This coming Saturday, November 11th, we will once again pause to remember, as we have for over a century, those men and women who gave their lives, or had their lives irrevocably changed, defending freedom and democracy and opposing tyranny and hate. It is of course fitting that we do that, perhaps even more so this year, as our present world is rife with conflict.
We haven’t heard much of the war in Ukraine lately because the conflict in the Middle East has captured most of the headlines. But that war is still ongoing. Ukraine is fighting an uphill battle and thousands of its citizens have died defending its sovereignty against Russian aggression. Although the focus now is elsewhere, they must not be forgotten.
Nor should we forget the thousands of people, of all ages, dying in the Middle East right now in the war between Israel and Hamas. Every human life is precious, whether Jewish or Palestinian. But Hamas, who controls Palestinian governance, must be held accountable for their unprovoked acts of terrorism against Israel.
They must also be held accountable for using innocent Palestinians as human shields. They use the basements of hospitals as their headquarters. They shuttle their leaders around in ambulances and gather them in refugee camps. They promote spilling the blood of their own people in order to ignite the “Revolution.”
As I mentioned in a previous article, it would take a very hard heart not to empathize with the horror many innocent Palestinians are enduring during this present conflict. It would be wrong, however, in my view, to place all of the blame for that on Israel.
A terrifying consequence of the current war in the Middle East is the re-emerging of global antisemitism. We might have expected to see it in Russia, and we did, but it has also raised its ugly head in many Western countries, including France, Great Britain, and Canada.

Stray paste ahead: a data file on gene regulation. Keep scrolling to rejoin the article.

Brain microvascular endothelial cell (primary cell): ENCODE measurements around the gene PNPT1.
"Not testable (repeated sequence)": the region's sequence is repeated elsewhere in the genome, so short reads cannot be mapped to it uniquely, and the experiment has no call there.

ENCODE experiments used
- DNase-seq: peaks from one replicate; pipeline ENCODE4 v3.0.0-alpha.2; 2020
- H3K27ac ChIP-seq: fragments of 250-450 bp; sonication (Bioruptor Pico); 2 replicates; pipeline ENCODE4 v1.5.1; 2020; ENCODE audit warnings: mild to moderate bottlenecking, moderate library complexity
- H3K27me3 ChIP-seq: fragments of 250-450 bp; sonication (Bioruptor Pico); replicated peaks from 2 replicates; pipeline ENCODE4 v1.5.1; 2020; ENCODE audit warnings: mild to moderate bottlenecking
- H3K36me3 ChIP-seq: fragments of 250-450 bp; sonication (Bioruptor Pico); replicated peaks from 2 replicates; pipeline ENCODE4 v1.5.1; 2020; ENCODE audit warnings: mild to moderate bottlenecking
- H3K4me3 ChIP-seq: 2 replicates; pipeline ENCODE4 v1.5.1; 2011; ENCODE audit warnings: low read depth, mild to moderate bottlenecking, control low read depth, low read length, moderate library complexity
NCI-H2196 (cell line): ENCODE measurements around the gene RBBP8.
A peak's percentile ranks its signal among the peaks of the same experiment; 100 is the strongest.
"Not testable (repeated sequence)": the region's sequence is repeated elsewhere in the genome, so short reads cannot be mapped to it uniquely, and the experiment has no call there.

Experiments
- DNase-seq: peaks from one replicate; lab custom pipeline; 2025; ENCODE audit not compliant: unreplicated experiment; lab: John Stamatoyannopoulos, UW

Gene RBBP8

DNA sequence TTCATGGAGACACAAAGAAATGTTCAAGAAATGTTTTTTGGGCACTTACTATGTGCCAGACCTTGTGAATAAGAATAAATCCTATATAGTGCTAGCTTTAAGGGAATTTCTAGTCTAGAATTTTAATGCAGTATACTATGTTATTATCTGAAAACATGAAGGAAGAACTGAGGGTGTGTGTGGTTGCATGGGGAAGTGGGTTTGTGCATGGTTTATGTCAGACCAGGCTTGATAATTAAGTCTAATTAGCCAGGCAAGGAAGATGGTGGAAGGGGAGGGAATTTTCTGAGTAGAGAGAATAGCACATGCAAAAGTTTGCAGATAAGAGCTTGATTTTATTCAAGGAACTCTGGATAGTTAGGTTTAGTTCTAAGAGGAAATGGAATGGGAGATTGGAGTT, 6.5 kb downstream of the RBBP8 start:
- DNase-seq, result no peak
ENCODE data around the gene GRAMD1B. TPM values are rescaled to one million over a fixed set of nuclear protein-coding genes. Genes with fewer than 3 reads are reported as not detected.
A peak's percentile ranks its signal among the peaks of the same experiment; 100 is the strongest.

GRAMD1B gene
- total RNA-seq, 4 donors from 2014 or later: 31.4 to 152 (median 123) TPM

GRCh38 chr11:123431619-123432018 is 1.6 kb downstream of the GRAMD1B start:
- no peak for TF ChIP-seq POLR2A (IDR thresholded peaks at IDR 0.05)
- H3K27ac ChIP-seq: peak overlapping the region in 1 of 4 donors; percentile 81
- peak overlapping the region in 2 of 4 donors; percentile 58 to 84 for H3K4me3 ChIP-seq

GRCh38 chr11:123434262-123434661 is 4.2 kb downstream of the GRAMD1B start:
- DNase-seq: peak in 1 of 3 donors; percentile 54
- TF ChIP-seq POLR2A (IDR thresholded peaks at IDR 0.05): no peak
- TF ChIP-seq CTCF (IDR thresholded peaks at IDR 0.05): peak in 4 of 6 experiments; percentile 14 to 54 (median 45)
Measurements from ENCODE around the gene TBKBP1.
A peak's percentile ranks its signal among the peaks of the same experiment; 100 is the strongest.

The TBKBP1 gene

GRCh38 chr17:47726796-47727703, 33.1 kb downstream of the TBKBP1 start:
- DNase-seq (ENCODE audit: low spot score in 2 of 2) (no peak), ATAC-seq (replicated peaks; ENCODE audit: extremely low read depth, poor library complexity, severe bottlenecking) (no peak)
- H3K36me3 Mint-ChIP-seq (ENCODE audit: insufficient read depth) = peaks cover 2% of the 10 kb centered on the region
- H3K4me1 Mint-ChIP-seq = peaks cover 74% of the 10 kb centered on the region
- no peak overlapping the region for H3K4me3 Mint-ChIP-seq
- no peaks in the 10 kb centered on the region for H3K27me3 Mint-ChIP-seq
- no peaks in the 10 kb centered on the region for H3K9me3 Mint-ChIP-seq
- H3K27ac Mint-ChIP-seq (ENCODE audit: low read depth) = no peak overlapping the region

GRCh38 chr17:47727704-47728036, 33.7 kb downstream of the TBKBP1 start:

In France, a Jewish woman was murdered on her doorstep and a swastika was painted on her door. In Canada alone, there have been demonstrations and protests in at least two dozen cities. Thousands have blocked traffic in Toronto for days running, in support of Hamas.
Quite often, these are labeled as Pro-Palestinian protests but that is a misnomer. They are in the main, pro-Hamas rallies supporting their intent to destroy Israel and its Jewish population. In Toronto, there were signs encouraging Hamas to kill Zionists. One sign read, “Smash the Zionists head”. Once again, there was a swastika on Parliament Hill. Hamas Flags are everywhere.
In Toronto, there has been a call for a boycott of Jewish businesses. I have heard from a number of individuals who are Jewish, fearing for their personal safety, here in Muskoka.
All of this speaks to a resurgence of antisemitism in a manner that we have not seen since the Second World War.
So, the hard question is, are we going to tolerate this in Canada?
In responding to the demonstrations across the country, Prime Minister Justin Trudeau said, “When we see or hear hateful language and imagery, we must condemn it. The display of a swastika by an individual on Parliament Hill is unacceptable. Canadians have a right to assemble peacefully – but we cannot tolerate antisemitism, Islamophobia, or hate of any kind.” That, of course, is true, and Trudeau is covering his political bases here. But these demonstrations are clearly about antisemitism, not Islamophobia and it is a fair question to ask who is promoting these attacks against Jewish people.